What is Documentation
Whether you are facing administrative action or criminal charges, all types of military personnel sanctions are subject to due process requirements. This means that the case against you and your defense depends heavily on accurate documentation of your actions. As the accused, you have the right to refute any information that is submitted against you.
However, that right is frequently waived, often because service members don’t realize what their rights really are, or they have a mistaken idea of when and how to make their case. It’s crucial to make sure that the records represent your side of the story – and that means getting control of it from the get-go.
A Discharge Impacts Your Post-Military Life.
If an administrative or criminal case against you moves to the point of discharge, it can cause lifelong problems even after your military career is long over. In the case of administrative discharge, your service may be characterized in one of three ways – honorable, under honorable conditions, or other than honorable conditions. A criminal proceeding can result in a dishonorable or bad conduct discharge.
Anything other than an honorable discharge can reflect unfavorably on you. It may hurt your reputation in post-military life and cause problems for your future employment prospects, whether in San Diego or beyond. Additionally, it can threaten your benefits, such as those provided by the Department of Veteran Affairs and Department of Defense.
The Importance of Accurate Records
In either an administrative or criminal proceeding, the burden of proof lies with your accusers. Specifically, they need to prove that your conduct or performance was inadequate in some way and that you were made aware of the problematic conduct or performance. In some cases, they also need to prove that you were given the opportunity to correct the problem before the adverse action was taken.
Your service records help show whether or not this took place. Documentation may include, for example, unfavorable Fitness Reports or Performance Evaluations as proof of unsatisfactory behavior or performance. They should also include evidence that you were informed of the problem and provided counseling. If they are wrong, you are even more likely to have your administrative proceeding not end in your favor.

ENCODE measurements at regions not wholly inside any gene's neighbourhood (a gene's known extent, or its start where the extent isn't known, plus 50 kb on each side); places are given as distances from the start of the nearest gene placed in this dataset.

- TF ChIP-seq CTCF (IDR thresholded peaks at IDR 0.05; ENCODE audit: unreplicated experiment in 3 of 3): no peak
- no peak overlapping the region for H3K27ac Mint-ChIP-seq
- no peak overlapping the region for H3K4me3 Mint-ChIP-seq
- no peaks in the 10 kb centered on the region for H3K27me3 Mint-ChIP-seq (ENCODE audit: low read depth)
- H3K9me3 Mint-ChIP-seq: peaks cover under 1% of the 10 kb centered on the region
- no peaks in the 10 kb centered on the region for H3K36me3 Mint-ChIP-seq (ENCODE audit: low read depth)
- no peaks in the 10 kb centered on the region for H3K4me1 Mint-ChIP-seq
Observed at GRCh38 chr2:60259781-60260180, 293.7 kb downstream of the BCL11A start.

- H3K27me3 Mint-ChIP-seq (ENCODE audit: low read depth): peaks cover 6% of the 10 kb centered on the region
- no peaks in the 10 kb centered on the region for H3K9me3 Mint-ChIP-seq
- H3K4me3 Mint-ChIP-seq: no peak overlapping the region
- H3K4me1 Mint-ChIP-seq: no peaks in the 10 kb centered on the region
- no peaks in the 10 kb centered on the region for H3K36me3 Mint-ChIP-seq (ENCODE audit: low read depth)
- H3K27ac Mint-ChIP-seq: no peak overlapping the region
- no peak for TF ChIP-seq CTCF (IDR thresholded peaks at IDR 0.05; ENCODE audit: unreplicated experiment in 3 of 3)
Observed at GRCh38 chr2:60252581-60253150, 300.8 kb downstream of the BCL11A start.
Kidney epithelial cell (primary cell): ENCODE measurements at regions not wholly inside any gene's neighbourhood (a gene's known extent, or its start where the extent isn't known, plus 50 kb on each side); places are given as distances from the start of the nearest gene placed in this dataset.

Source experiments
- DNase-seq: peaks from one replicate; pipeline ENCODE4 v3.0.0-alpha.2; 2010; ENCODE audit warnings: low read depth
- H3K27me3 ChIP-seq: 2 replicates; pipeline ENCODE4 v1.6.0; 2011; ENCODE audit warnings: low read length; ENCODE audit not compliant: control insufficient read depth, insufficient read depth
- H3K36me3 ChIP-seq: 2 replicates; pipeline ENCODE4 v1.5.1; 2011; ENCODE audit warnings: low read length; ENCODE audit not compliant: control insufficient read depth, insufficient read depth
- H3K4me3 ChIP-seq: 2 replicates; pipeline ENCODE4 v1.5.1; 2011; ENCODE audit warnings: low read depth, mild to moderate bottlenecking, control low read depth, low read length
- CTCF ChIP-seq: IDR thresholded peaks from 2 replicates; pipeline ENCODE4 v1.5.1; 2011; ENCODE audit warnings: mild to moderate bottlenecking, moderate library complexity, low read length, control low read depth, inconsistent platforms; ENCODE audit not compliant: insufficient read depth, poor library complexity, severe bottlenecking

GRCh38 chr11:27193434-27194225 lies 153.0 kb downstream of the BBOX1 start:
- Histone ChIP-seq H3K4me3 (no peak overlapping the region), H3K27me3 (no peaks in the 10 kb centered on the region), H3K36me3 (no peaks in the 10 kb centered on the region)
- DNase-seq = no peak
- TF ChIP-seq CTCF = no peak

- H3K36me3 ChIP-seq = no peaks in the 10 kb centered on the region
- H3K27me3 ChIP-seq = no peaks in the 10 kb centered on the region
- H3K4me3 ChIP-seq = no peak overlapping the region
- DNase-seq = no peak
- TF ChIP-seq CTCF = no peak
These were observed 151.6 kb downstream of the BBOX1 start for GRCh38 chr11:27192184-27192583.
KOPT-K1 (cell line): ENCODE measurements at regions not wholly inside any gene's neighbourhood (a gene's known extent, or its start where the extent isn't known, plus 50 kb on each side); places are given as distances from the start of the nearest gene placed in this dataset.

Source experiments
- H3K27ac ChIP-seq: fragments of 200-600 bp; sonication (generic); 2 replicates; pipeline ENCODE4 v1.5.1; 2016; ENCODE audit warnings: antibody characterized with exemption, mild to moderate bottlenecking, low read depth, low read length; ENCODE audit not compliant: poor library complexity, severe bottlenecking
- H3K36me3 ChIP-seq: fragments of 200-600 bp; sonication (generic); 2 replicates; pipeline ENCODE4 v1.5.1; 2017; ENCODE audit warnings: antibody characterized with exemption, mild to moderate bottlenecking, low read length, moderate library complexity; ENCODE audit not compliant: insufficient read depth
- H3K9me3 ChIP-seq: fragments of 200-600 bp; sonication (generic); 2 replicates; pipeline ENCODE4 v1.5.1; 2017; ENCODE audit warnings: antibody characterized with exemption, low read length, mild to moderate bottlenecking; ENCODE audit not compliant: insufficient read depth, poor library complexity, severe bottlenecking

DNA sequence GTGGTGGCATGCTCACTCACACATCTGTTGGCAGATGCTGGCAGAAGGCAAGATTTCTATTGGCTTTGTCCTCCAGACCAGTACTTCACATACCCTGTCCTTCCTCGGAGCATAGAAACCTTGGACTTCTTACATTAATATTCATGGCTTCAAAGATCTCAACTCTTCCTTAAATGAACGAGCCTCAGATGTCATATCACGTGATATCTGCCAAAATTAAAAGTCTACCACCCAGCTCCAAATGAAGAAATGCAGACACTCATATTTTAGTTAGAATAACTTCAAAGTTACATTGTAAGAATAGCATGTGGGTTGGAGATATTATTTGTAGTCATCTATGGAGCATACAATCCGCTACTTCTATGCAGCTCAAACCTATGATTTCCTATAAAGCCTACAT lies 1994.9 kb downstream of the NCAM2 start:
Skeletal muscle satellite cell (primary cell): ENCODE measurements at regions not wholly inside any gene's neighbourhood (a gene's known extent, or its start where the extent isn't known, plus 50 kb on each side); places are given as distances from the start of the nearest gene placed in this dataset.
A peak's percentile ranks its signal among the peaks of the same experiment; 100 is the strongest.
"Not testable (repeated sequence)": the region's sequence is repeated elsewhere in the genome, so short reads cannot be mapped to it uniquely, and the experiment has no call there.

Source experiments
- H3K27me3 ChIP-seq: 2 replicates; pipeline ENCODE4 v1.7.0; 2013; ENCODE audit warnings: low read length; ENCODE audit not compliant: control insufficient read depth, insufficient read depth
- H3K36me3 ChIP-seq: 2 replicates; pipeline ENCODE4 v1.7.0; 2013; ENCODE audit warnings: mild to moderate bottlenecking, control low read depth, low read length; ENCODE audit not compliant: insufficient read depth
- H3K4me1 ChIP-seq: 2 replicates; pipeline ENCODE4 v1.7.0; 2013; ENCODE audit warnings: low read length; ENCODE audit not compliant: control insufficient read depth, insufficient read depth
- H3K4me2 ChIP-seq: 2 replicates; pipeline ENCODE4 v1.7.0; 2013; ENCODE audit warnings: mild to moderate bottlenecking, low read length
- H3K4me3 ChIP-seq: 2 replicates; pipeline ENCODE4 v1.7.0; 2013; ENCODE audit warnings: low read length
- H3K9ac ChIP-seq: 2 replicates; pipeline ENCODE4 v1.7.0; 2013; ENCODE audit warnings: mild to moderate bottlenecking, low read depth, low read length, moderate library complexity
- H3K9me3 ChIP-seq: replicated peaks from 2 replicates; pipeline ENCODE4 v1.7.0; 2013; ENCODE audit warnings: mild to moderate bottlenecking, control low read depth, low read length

Many people are not aware that there is a process for correcting your records. The Board of Correction of Naval Records (BCNR) and the Board of Correction Military Records (BCMR) maintain military records. If there are errors, you must first learn how to recognize them and know how to correct them.
In the case of administrative action, the documentation in your records could support a discharge that is either honorable, general under honorable conditions, or a discharge under other than honorable conditions. If you face administrative action, you must ensure your documentation is correct.
Adverse Administrative Actions Impact Your Career.
When a service member takes their defense upon themselves, they will often submit rebuttals to adverse documentation that worsen their situation rather than improving it. Their words may be colored by anger, frustration, anxiety, and the overall pressures of administrative or criminal proceedings.
Clarity, good timing, and a thorough knowledge of military law and regulations are imperative to making a defense case as clear and convincing as possible. This makes good legal counsel vital. As a veteran and longtime defender of service members, Stephen Brodsky is exceptionally well-equipped to defend the military men and women of San Antonio against unfair charges, ensuring they receive the treatment that due process demands.